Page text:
Then there's The Walking Dead vet Jeryl Prescott as the mystical Madame Xanadu and Beverly Hills 90210 alum Ian Ziering as Daniel "Blue Devil" Cassidy. (Yes, Ziering brings that signature Sharknado verve to Swamp Thing.) We also have Westworld's Leonardo Nam as Abby's CDC underling Harlan Edwards, with The Strain's Kevin Durand appearing as biogeneticist Jason Woodrue, who has his own monstrous alter ego to potentially turn into.

Within that supporting cast lies a source of Swamp Thing's early growing pains. A lot of narrative and character threads are set up in the first episodes, which sacrifices moments that might have been better locked on Abby and/or Alec. It might have made more sense to stagger certain introductions out, as Season 1 went on, though I do get that ten episodes isn't an infinite timespan for the creators to work with.

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For anyone who doesn't mind extended and atmospheric set-ups, though, Swamp Thing will be a breath of fresh air, both as a comic adaptation and as a horror TV series. The embrace of physical effects over CGI is welcomed, as is the masterful way digital effects do get used for the show's more visceral and gory scene dressing.

Swamp Thing's cold open, in particular, lays out the basic blueprint for viewers in a pretty brilliant way. Using some Evil Dead-esque P.O.V. camerawork to denote the swamp entity's pursuit of its potential new victims, the shots keep the CGI work mostly limited to the rapidly growing plant-life taking its prey. Thankfully, the series looks to be keeping that effective mash-up going throughout the first season.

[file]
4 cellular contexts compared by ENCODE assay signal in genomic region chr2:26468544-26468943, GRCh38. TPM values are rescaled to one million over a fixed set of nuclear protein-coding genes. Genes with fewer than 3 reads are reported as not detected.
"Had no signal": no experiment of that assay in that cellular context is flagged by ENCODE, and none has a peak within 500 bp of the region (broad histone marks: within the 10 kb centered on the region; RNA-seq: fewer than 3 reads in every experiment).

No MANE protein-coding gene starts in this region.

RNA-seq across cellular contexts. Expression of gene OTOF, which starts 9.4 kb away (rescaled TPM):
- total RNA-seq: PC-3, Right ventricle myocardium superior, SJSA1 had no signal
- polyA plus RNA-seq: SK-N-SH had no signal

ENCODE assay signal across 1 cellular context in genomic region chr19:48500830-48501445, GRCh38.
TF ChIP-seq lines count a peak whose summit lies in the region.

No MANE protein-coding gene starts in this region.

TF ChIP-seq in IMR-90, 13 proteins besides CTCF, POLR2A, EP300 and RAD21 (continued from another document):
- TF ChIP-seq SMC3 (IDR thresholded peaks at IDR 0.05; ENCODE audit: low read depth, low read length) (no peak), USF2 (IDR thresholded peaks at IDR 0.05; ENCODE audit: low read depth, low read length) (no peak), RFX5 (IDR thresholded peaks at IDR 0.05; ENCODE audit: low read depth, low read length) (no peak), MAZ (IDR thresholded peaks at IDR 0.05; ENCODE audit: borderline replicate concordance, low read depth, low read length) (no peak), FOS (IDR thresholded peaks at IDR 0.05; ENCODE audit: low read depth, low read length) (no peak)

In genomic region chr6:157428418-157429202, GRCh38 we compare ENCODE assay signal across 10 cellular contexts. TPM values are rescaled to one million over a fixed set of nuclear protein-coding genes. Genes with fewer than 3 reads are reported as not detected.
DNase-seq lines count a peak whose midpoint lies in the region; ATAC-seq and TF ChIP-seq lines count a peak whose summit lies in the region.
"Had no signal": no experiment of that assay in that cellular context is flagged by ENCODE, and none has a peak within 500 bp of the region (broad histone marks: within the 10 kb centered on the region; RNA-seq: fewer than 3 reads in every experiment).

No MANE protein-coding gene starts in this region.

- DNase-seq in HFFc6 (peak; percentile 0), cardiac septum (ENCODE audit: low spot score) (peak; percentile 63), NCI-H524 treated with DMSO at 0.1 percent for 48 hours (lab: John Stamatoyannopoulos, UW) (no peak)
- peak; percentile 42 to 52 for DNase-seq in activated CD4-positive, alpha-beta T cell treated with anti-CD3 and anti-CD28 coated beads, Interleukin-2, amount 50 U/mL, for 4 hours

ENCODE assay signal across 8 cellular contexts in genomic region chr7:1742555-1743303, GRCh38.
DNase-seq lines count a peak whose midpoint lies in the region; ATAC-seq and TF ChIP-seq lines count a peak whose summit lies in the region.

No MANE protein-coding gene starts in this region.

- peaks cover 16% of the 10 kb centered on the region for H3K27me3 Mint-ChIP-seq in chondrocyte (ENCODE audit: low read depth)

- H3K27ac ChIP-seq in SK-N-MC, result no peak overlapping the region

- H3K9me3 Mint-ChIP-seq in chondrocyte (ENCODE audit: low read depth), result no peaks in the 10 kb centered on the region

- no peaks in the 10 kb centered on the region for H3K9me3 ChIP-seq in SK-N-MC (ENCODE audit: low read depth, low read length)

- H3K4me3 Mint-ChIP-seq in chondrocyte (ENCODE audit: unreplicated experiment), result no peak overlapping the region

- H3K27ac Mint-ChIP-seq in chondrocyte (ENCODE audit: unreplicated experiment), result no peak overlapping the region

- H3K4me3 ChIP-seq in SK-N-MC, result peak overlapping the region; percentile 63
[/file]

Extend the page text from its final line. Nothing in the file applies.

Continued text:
DC Universe has another successful original with Swamp Thing, which follows in Doom Patrol's footsteps in proving that the less traditional corners of DC Comics' library are well worth exploring for premium TV services. Swamp Thing is a winner for both longtime fans and franchise novices, and it sets the bar for where DC can go within darker genres. Hopefully we'll get more of Alan Moore's mythology worked in as time goes on, too.

Swamp Thing will make its highly anticipated premiere on DC Universe on Friday, May 31, and will release new episodes weekly. Be sure to make it part of your regular summer TV viewing, and stay tuned for more details about other shows coming to the DC Universe streaming service and beyond.

Nick Venable
Assistant Managing Editor

Nick is a Cajun Country native, and is often asked why he doesn't sound like that's the case. His love for his wife and daughters is almost equaled by his love of gasp-for-breath laughter and gasp-for-breath horror. A lifetime spent in the vicinity of a television screen led to his current dream job, as well as his knowledge of too many TV themes and ad jingles.